GIVEN the increasing symbiosis between electronic security solutions and consumer and industrial technologies, it’s always instructive to think about the ways emerging technologies might impact on security electronics in the years ahead.

I can never think about this long before grounding on the sandbank of broader IT infrastructure, our own IP technologies, thickening cloud. It’s a duplex connection. At the same time digital technologies liberate our systems, they constrain us through the limitations of compression, bandwidth, storage, unrealistic cost and the painful proprietary aspirations of global players, each wanting to own the future. 

For many years now, integrated electronic security systems that include video have been beyond anything the IT industry can support outside of dedicated networks. You see this each time a public surveillance application is forced to ally with a utility or build a dedicated mesh network to secure the bandwidth needed by modern camera systems. But the same flawed systems that hamper us, offer new ways to excite buyers.

It was reading up on 5G comms this week that got me thinking about the next generation of technological developments. What struck me about 5G was the peculiarly holistic nature of expectations. A multiplicity of incompatible technologies are grist for the internet of things. Running parallel there’s wearable electronics, organic electronics, big band wireless, brain-computer interfaces, long life battery technologies, screenless displays and overarching it all, cloud, the most epic RMR model the world has ever seen.  

Some of these things demand an enormous leap in the synthesis of diverse technologies. And there’s something paradoxical in this expectation, given that fully open technologies do not make for strong business models. When you consider that the push for SDx – which is a bit like an ONVIF for cloud software – is an exercise in completely closed open-ness – it’s hard to see such huge concepts materialising as useful solutions.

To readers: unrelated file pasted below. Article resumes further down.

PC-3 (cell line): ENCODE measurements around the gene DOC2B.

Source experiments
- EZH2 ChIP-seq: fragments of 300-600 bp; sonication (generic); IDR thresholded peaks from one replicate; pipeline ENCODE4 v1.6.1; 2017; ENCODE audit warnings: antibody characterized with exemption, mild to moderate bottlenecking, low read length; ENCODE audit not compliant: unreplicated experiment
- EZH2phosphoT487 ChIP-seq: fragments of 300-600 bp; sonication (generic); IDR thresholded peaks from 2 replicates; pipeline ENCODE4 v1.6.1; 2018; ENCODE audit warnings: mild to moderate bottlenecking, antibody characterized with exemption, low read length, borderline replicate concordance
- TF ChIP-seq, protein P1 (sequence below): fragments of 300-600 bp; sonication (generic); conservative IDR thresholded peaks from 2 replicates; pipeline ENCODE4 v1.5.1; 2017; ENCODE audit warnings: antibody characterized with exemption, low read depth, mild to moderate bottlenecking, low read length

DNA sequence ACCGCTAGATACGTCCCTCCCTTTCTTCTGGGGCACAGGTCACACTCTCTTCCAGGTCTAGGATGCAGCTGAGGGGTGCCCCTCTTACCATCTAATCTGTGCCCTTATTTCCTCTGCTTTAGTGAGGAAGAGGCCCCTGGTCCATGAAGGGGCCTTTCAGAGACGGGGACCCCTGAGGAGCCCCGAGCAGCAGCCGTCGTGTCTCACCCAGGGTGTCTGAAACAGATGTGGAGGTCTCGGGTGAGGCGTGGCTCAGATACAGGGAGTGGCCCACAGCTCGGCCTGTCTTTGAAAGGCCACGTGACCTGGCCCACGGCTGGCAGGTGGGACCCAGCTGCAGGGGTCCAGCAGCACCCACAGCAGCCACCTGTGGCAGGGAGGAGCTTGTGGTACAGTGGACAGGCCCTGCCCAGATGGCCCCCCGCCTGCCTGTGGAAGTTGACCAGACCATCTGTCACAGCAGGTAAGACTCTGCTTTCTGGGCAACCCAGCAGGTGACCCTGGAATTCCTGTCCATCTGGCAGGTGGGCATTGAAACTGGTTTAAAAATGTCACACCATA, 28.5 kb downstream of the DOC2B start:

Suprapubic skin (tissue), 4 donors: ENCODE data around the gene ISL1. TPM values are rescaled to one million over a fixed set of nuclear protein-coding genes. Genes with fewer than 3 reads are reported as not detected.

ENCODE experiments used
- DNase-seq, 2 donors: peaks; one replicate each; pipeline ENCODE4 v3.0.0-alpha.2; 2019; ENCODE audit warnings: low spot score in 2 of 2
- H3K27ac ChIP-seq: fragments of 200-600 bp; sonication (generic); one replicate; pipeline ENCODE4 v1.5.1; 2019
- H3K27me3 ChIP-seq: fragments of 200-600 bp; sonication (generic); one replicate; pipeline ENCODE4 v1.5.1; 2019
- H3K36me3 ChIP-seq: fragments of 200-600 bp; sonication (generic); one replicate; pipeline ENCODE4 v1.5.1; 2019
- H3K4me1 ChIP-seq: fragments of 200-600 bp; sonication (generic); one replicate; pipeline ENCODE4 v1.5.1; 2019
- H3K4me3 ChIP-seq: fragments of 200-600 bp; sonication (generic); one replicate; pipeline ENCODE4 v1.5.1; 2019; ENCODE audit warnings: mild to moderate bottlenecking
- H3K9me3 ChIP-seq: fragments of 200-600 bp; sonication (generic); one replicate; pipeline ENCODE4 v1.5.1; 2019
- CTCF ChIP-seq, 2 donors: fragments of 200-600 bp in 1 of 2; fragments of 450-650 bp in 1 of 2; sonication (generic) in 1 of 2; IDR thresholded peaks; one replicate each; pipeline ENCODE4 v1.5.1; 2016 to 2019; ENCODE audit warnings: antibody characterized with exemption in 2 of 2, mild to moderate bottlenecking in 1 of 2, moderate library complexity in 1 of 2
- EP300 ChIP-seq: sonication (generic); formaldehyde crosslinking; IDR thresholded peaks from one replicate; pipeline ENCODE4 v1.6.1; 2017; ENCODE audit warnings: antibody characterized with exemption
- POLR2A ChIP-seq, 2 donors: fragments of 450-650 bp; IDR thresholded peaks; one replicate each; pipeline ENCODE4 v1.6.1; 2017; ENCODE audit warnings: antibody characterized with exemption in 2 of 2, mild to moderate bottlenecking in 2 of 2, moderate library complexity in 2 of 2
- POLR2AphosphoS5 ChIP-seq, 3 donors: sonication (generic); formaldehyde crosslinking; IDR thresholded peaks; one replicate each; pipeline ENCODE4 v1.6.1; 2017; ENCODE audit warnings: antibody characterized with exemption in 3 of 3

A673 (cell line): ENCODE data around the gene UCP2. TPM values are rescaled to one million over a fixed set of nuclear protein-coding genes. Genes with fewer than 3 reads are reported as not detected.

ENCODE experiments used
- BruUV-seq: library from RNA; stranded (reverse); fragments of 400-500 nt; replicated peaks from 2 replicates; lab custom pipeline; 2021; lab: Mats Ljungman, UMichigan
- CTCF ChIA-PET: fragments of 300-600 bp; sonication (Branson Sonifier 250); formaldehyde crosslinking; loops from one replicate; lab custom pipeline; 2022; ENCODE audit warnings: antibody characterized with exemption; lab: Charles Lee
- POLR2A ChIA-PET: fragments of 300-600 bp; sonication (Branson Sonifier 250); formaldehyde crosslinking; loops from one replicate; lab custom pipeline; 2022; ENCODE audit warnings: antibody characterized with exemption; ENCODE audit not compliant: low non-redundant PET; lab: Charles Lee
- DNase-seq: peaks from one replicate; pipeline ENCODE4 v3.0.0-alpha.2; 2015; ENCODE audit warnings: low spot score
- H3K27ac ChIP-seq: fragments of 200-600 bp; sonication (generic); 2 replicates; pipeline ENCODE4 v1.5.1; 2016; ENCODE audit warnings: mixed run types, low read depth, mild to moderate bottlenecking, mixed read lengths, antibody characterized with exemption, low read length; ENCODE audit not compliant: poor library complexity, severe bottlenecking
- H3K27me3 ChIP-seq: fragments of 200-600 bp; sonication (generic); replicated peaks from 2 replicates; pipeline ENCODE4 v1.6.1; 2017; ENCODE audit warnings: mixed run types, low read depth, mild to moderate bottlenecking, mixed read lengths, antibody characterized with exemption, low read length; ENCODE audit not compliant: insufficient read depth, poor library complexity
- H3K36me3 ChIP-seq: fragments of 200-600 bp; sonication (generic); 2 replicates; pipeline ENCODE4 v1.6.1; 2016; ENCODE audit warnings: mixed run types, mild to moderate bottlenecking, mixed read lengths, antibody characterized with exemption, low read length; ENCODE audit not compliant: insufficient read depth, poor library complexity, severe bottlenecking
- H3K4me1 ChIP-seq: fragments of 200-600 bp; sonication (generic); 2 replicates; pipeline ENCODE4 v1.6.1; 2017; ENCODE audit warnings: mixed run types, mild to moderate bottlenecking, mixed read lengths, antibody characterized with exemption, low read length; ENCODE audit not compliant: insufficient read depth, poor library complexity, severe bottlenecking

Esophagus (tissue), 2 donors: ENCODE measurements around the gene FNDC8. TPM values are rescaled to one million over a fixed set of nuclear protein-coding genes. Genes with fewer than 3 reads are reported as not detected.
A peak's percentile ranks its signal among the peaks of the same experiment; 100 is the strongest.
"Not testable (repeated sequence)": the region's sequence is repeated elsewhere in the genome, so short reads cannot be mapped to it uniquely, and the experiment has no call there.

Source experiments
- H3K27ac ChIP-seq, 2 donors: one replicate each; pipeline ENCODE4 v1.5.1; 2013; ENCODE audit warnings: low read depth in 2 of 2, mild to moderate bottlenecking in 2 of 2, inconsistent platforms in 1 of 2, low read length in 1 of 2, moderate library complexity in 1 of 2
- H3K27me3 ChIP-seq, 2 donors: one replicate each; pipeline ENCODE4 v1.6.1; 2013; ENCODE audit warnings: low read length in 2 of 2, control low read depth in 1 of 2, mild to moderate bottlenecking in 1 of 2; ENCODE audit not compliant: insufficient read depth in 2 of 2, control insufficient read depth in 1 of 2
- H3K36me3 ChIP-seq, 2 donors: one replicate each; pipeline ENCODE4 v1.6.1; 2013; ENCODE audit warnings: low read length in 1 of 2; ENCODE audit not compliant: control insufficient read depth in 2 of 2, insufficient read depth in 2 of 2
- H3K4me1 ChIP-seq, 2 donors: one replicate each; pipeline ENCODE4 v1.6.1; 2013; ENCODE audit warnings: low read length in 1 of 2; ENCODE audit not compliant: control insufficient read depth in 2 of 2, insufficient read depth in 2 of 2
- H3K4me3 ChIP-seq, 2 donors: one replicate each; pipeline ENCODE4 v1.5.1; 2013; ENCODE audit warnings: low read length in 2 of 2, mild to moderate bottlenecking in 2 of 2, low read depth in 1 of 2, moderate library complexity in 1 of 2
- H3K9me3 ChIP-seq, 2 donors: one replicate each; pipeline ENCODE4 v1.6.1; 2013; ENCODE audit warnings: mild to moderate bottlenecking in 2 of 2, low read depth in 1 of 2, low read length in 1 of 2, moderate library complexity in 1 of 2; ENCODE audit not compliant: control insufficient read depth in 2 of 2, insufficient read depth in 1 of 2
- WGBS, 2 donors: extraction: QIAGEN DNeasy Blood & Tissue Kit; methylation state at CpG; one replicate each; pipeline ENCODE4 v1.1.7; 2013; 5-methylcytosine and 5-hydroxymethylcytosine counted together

Further, given the conservatism of the electronic security industry, it’s hard to see us rushing into speculative open tech. While the idea of the internet of things is interesting, the security implications are scarifying. It’s more likely to be the internet of some things. But what things will they be?

When you think on a smaller scale, it’s obvious there are strategic technologies that are beginning to have a visible impact on our industry. For a start there’s management of systems using mobile devices. Many security manufacturers are employing such solutions to drive systems, yet these enabling technologies also allow pop-up competitors from outside the industry to break out with sleek new tech from a miniscule cost base. Think Piper.

Startups are offering consumers compact units that spin up into all-in-one self-reporting alarm/CCTV/automation solutions with every sort of sensor imaginable bolted on. And they're self-monitored. A control panel? Why bother with a control panel? And of course, browser based solutions managed by mobile devices drive in the cloud and are governed by open apps developed not just by manufacturers and their partners, but by customers. This means turbo-charged application development in tandem with the turbo-charged security issues you get with variably secure remote access points and Trojan code. 

Staying with cloud, there’s also a deliberate move from some big organisations – government departments in particular – to take their entire IT function to cloud. This is a really big deal – especially given many IT department functions are outsourced to other countries. 

Alongside cloud are enabling smart devices. Phones, tablets, wearable displays like Google Glass, a new generation of smart watches with projection displays. All this will integrate with next-gen security technology – Ultra HD, H.265, low cost thermal cameras, wireless everything. And as meaningful computerisation shrinks, it’s likely we will see the development of electronic security solutions with greatly increased power, or greatly decreased size. 

The ongoing development of emerging technologies is going to play a big part in our future. This impact will be psychological, too. Things are going to get more competitive. Consider that as big cloud providers such as Google and Amazon improve their services, offering more functionality and faster services, everyone is going to be forced to drive their technologies to meet or exceed the broader market’s accelerating expectation of what high performance is meant to be.

By John Adams